#Tanzania’s Tourism Minister dropped in cabinet reshuffle


(Posted 08th October 2017)

Another one bites the dust‘ was the line of comments received from Arusha when news reached that Tanzania’s Tourism Minister Prof. Jumanne Maghembe was sacked from cabinet alongside his deputy Ramu Makani.Not even two years into his ministerial appointment did Maghembe, like several of his predecessors, not impress his private sector constituents as he kept rubbing them off the wrong way as previously stated here.
New appointees are Dr. Khamis Kingwangallah as substantive Minister and Mr. Japhet Ngailonga Hasunga as Deputy Minister. To both are best wishes extended as they enter one of the most challenging jobs, looking after one of the potentially best performing sectors in the Tanzanian economy which however due to bad political decisions and the wrong people in the key jobs has not lived up to its full potential.





The Natural Resources and Tourism ministry, riddled with controversy and regularly accused of making wrong choices and decisions left his ministerial life hanging in the balance for some time before finally the axe fell on him, many private sector stakeholders claiming it should have happened much earlier.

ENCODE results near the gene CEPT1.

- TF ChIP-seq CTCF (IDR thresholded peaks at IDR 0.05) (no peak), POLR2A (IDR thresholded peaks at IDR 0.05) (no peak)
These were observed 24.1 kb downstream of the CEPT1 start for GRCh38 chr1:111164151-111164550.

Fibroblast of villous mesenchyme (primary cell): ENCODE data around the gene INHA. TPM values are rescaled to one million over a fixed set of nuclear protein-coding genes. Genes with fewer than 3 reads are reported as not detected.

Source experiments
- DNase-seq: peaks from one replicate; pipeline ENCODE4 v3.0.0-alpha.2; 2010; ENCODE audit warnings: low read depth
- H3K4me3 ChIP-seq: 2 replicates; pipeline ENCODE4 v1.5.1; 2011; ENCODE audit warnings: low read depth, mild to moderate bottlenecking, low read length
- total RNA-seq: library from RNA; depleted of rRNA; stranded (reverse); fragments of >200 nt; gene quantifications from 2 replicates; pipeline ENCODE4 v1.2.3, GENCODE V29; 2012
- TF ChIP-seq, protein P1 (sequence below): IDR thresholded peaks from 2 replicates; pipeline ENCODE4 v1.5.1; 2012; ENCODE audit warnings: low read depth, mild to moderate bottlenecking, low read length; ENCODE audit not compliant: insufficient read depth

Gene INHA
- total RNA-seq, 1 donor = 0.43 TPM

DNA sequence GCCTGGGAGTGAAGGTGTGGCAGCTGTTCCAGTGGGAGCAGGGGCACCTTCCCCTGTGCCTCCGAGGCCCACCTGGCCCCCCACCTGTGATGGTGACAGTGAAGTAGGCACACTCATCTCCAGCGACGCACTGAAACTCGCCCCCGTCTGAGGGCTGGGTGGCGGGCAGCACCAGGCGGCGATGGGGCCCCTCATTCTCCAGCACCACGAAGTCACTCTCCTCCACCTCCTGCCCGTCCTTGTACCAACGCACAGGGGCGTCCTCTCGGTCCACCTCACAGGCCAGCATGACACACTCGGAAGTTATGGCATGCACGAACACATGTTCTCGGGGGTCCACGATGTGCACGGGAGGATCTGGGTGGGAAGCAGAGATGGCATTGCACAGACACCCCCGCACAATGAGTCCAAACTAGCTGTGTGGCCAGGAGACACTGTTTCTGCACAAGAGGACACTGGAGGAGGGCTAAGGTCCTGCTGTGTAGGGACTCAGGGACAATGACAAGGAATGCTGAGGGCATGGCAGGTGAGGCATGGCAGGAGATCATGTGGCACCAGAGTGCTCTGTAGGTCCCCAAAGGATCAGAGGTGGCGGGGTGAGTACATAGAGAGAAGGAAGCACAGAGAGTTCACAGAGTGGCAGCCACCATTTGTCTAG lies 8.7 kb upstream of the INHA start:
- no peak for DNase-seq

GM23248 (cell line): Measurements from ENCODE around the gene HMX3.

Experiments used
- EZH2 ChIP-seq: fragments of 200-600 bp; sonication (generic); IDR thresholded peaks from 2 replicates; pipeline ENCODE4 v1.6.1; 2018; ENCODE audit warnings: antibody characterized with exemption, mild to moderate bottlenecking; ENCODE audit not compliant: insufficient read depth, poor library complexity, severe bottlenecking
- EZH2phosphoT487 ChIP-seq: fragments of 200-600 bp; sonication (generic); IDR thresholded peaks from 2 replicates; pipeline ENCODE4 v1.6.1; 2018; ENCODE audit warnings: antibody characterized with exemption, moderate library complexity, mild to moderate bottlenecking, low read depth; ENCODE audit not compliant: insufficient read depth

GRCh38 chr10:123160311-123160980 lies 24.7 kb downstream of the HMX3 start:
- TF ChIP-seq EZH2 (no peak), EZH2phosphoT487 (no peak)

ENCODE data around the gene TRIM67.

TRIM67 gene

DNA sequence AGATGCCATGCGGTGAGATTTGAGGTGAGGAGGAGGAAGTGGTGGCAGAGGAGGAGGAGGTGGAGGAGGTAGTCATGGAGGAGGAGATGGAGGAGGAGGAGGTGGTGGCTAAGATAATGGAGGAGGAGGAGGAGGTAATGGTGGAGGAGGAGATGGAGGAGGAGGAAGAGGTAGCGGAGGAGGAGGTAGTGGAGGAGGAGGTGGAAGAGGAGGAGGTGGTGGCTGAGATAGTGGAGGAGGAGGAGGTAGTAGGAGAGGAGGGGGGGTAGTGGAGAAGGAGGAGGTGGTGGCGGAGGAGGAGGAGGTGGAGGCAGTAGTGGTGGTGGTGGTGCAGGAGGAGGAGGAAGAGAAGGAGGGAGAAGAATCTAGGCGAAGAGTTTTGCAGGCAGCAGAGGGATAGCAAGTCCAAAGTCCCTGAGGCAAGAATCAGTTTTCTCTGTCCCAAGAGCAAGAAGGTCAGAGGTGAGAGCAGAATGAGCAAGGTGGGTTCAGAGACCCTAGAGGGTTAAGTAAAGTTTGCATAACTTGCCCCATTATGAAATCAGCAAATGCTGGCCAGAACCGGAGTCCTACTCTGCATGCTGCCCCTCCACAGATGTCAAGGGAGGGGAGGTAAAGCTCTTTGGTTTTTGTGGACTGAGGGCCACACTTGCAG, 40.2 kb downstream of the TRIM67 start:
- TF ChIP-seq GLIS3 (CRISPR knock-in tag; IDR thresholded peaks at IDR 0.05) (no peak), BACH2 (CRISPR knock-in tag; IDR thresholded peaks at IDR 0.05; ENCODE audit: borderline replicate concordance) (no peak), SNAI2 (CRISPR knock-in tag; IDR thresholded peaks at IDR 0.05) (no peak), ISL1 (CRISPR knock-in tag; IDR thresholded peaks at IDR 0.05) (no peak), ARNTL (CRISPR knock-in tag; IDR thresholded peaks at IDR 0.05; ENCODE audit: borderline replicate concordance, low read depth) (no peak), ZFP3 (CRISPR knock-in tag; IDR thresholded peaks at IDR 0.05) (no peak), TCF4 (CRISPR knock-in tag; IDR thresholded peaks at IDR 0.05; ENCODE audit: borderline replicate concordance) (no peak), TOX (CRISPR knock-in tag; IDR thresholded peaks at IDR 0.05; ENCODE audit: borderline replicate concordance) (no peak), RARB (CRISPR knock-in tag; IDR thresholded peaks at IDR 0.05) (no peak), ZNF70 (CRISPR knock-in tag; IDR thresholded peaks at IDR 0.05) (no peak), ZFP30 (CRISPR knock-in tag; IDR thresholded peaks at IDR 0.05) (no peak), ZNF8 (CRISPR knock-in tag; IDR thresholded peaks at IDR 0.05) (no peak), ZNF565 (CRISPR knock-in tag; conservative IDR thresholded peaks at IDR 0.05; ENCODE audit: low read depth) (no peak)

The mess in the forestry department led in fact to an unfolding review of the country’s policies after it was revealed that last year almost 600.000 hectares of forest were degraded and cut down.
Prof. Maghembe followed his equally hapless predecessor Lazaro Nyalandu, extending the long line of politicians who failed in this portfolio over the years like Ezekiel Maige, with one notable exception, Ambassador Khamis Kagesheki. He however fell out with the powers that be over his principled approach to the sector and his stand against poaching at the time, which under the Kikwete regime had gone completely out of control.
It is understood that tourism sector associations are seeking an early opportunity to meet with the new minister and his deputy to discuss a long agenda of issues plaguing the industry which included points like the collection of concession fees and royalties directly from tourists at the park gates (often but not always paid for by their safari company driver) and related challenges emerging over recent decisions by the Ngorongoro Conservation Area Authority.
Watch this space for future additional updates.

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